If I were you, I would concentrate on providing your son with the best math and science education possible, instead of blaming foreigners for the “challenges” (<– euphemism alert) of K-12 education in your state. If he's smart, which no doubt he is, his chances of getting into UW are actually very high. (Most of the foreigners are here to study science and engineering, because it's probably tough to fill theses slots with folks from WA.)

  4. DAVID ROSE says:

    my wife and i are products of washington state education, and a good case for washington state taxpayers roi (return on investment). we both went from kindergarten thru high school in washington public schools, both received a BA from WSU and received graduate degrees from UW (MS and PhD). Since returning to Washington state in 1973, 38 years ago, we have been home owners, and supported public education through our tax dollars and thru fund drives. My wife has taught in Washington schools for over 27 years and is still a teacher, actively working on furthering our youths efforts to move ahead. I have worked in industry (over 25 years) and universities, and am active in several organizations encouraging the academic efforts of our youth.

    The step to furthering their education and opening up opportunities should not be restricted by their ability to pay more, but instead on their ability to achieve. We believe that the opportunity should be based on their academic abilities and achievements.

  5. Bill Anderson says:

    While the body of the insert presents some somewhat interesting facts, it doesn’t serve to inform us, in fact it’s confusing. You’ve stated that “Costs at the UW aren’t going up – the cost for educating a student at the UW has remained the same for the past 20 years”. Whose costs have stayed the same? Is it the cost of the UW to operate? Doubtful. Is it the cost of tuition? Clearly not. Is it the total (not per student) cost to the state for its share of the cost to operate. I don’t think so.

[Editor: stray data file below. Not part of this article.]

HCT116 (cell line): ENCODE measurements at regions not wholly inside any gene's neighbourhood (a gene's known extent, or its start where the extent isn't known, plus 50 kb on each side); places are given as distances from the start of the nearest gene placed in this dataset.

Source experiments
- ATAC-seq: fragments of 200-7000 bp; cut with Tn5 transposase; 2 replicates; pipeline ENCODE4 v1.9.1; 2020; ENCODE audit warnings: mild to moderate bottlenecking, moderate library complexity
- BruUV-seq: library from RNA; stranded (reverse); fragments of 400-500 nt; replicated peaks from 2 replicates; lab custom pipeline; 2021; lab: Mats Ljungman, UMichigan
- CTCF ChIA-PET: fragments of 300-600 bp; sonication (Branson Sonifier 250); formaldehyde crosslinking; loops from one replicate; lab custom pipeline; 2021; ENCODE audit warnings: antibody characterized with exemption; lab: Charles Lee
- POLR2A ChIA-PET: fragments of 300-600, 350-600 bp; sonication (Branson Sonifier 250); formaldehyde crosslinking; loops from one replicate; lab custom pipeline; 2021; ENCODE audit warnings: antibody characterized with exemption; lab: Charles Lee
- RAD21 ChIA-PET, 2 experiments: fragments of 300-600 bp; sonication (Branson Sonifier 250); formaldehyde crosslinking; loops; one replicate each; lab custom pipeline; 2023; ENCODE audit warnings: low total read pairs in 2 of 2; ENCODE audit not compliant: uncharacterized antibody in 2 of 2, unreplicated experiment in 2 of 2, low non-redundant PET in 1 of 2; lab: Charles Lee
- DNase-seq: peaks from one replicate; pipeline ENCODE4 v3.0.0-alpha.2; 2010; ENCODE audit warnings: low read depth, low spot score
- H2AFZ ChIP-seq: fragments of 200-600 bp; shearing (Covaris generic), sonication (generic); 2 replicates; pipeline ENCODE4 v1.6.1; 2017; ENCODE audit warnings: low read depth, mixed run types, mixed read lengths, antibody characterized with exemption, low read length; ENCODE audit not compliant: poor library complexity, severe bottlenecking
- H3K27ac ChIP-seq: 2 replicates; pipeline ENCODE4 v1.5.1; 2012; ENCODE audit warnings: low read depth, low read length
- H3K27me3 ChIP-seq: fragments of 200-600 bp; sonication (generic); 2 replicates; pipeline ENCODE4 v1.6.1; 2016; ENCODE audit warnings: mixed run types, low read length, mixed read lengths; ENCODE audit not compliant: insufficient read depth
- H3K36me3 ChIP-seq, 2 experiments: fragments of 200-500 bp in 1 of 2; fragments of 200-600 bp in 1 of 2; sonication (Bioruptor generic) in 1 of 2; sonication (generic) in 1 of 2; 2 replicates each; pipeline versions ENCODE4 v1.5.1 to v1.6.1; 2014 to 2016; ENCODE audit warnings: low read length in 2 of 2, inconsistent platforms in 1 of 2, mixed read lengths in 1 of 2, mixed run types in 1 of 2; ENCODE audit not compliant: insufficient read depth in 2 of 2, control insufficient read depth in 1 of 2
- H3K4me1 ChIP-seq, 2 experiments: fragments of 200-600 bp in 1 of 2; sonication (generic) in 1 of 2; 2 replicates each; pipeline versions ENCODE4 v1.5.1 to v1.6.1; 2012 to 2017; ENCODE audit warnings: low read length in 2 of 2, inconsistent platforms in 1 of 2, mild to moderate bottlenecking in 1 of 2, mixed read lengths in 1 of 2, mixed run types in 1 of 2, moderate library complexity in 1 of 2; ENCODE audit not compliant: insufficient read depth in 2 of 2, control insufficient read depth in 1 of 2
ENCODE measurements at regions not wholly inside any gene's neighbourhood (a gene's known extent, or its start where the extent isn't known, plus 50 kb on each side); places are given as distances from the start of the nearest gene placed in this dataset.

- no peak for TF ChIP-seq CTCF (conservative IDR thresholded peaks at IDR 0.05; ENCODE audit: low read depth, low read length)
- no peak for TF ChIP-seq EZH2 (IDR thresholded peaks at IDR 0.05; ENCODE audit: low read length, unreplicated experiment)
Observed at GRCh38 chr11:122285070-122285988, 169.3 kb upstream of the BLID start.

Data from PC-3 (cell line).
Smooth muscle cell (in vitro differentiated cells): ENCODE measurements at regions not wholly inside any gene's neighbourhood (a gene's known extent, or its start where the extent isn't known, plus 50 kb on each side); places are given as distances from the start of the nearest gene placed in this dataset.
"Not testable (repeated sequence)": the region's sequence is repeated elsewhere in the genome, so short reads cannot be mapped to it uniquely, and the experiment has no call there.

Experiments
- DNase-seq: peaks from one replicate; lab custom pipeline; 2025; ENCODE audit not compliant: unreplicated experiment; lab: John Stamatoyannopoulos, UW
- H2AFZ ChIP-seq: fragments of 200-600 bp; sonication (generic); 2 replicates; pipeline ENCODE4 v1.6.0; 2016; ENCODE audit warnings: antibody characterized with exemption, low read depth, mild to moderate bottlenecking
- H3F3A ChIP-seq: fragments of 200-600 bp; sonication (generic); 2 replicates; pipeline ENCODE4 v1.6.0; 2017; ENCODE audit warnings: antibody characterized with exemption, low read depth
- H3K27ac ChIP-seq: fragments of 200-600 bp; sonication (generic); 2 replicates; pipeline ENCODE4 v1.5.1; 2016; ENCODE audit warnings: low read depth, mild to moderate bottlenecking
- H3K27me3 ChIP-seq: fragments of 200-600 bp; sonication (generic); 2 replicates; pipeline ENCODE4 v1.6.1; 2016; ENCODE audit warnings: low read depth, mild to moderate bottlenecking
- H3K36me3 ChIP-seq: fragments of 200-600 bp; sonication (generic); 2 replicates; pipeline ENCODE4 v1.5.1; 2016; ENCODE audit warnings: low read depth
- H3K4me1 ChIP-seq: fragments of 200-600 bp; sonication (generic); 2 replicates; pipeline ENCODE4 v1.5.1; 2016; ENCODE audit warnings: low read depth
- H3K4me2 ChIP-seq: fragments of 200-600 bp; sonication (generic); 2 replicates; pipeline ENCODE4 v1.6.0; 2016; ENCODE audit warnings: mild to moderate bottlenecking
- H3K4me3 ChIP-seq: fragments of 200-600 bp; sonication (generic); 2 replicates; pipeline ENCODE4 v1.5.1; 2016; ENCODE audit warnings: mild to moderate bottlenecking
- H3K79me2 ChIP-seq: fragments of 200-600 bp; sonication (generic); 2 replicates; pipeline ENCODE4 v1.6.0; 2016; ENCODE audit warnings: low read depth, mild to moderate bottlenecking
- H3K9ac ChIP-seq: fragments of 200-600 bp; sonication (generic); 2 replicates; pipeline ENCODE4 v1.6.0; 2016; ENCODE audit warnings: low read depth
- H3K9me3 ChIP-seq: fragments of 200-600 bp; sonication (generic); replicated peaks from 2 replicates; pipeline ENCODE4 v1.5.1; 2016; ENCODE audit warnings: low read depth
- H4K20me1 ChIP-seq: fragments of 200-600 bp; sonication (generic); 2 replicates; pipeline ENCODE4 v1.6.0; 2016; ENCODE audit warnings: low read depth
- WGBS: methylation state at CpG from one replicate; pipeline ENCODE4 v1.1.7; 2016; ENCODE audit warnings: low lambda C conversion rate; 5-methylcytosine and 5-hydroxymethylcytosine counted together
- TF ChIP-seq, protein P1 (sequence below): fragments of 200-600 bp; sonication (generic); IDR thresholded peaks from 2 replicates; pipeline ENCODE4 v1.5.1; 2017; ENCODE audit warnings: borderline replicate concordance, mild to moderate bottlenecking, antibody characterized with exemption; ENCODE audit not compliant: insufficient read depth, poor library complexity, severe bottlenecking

While not wanting to sound disrespectful, what exactly would you suggest we do? How do we individually act to “Make Higher Education a Real Priority”? What do you want us to do in order to “Invest in Students, Not Bureaucracy”?

    Again, no disrespect, but you really should have run this by some of the professors in the EMBA program in order to have made a more persuasive argument for change.

    Bill Anderson
    EMBA ’86

  6. Patrick L. McKenzie says:

    For several years I have been very disheartened by the severely reduced funding for the UW from the state legislature. I do not pretend to know how to fix the situation beyond supporting tax increases for higher education in our state, but that I have pledged to give $1,000 per year to the UW for the rest of my life as a token of gratitude for the education I received there (B.S. in Zoology and D.D.S. ’71). I enjoyed practicing dentistry in Renton for nearly 40 years and am now retired. I have often reflected how diminished my life might have been, had it not been for the UW.